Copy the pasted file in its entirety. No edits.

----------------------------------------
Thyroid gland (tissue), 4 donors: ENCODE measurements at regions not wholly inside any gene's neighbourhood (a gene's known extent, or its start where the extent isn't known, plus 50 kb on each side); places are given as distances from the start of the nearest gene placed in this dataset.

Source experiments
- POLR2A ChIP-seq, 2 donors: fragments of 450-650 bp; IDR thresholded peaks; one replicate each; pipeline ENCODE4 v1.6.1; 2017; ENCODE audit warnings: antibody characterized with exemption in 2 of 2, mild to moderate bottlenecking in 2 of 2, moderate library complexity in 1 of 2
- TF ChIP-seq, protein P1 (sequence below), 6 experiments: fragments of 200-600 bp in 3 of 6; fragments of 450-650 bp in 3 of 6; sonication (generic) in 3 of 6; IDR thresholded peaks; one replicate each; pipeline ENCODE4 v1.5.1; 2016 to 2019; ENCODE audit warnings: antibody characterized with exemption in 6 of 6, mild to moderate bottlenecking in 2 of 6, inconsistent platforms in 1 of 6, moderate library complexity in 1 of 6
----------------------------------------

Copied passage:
Thyroid gland (tissue), 4 donors: ENCODE measurements at regions not wholly inside any gene's neighbourhood (a gene's known extent, or its start where the extent isn't known, plus 50 kb on each side); places are given as distances from the start of the nearest gene placed in this dataset.

Source experiments
- POLR2A ChIP-seq, 2 donors: fragments of 450-650 bp; IDR thresholded peaks; one replicate each; pipeline ENCODE4 v1.6.1; 2017; ENCODE audit warnings: antibody characterized with exemption in 2 of 2, mild to moderate bottlenecking in 2 of 2, moderate library complexity in 1 of 2
- TF ChIP-seq, protein P1 (sequence below), 6 experiments: fragments of 200-600 bp in 3 of 6; fragments of 450-650 bp in 3 of 6; sonication (generic) in 3 of 6; IDR thresholded peaks; one replicate each; pipeline ENCODE4 v1.5.1; 2016 to 2019; ENCODE audit warnings: antibody characterized with exemption in 6 of 6, mild to moderate bottlenecking in 2 of 6, inconsistent platforms in 1 of 6, moderate library complexity in 1 of 6